An American Abroad

Looking for Arthur C. Clarke

I’m not a big science fiction reader. I average one sci-fi novel a year. But since I was in Colombo, I decided to make it my mission to find Arthur C. Clarke’s house. Clarke was the author of 2001: A Space Odyssey, Childhood’s End, and other hugely influential sci-fi novels of the mid-twentieth century. He died in 2008, so I knew he was unlikely to be home, but I’d heard that his partner Hector Ekanayake still lived Clarke’s house. I thought there was at least a chance I could get in. I read Childhood’s End on the plane to Sri Lanka just in case I needed to back up my story about being a huge Clarke fan.

Clarke lived in Sri Lanka from 1956 until his death. Reportedly, he was attracted to the country because of his keen interest in scuba diving. He is credited with discovering the underwater ruins of the Koneswaram Temple in Trincomalee. Then too, at the time, Sri Lanka had far more tolerant laws about homosexuality than the UK did (as anyone who has seen the recent film The Imitation Game can understand).

My first job was to find the house, which wasn’t easy in a country (like many others in the region) where street names and numbers can be haphazard and difficult to locate. Michael, the wise and helpful owner/manager of the Colombo Beach Hostel, suggested that I try at the institute that bears Clarke’s name. A web search located the Arthur C. Clarke Institute for Modern Technologies, so I hailed a tuktuk and off I went.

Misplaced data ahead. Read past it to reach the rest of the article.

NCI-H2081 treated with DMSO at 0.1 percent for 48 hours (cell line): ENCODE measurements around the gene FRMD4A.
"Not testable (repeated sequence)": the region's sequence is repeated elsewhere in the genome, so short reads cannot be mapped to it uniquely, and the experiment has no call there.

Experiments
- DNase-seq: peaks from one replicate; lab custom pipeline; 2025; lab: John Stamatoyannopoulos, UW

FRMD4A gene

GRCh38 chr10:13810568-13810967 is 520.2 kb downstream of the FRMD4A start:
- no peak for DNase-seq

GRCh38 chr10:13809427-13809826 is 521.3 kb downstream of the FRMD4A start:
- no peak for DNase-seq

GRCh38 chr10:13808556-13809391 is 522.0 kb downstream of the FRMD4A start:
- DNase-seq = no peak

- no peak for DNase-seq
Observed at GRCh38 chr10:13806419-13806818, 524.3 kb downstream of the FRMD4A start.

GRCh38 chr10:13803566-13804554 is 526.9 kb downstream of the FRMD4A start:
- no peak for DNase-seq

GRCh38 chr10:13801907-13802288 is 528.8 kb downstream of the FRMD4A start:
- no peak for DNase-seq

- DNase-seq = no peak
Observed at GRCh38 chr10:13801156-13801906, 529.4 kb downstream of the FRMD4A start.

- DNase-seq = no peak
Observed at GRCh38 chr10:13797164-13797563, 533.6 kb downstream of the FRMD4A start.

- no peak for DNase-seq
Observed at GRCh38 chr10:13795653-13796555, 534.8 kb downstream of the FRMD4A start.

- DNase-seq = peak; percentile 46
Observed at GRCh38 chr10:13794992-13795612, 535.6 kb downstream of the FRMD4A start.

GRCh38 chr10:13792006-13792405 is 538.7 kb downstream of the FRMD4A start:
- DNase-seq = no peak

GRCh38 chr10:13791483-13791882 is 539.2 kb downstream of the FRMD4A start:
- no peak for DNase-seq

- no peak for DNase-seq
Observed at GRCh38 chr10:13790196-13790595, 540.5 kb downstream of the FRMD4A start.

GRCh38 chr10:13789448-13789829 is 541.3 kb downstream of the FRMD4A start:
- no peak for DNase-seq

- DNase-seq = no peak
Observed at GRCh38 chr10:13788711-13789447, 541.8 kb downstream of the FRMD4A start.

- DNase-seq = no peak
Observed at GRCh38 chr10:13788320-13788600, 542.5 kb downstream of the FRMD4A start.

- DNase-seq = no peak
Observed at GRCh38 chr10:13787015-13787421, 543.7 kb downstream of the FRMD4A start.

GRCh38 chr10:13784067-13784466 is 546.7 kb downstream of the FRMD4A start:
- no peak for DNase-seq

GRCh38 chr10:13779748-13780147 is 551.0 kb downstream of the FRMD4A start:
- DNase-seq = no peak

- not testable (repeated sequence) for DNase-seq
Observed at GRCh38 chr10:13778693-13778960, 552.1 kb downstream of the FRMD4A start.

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Unfortunately, I had knowingly set out of my quest on the day of the full moon, which is a Buddhist holiday in Sri Lanka. The institute was closed. I talked with the security guards, though, and asked them where Clarke had lived. They made a few calls for me and presto, I had a street name, but no house number.

I took another tuktuk to the neighborhood near Colombo’s city hall and found the street. Then it was a matter of asking the neighbors and shopkeepers which house had been Clarke’s. My Sinhala being somewhat rusty, this was more difficult than it sounds. Finally, I found a woman who lived on the street who knew what I was talking about and directed me to the proper house.

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The house was surrounded by a wall with a gate at the driveway. There was a security guard nearby, presumably keeping watch on the whole street. He suggested that I ring the bell. Unfortunately, the Buddha foiled my plans again. Due to the festival, no one was home.

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Oh well. Even though I didn’t accomplish my ultimate goal, the process took me through more of Colombo than I would have seen otherwise and got me talking with lots of people. Maybe next trip I will see if i can be admitted to Clarke’s sanctum sanctorum.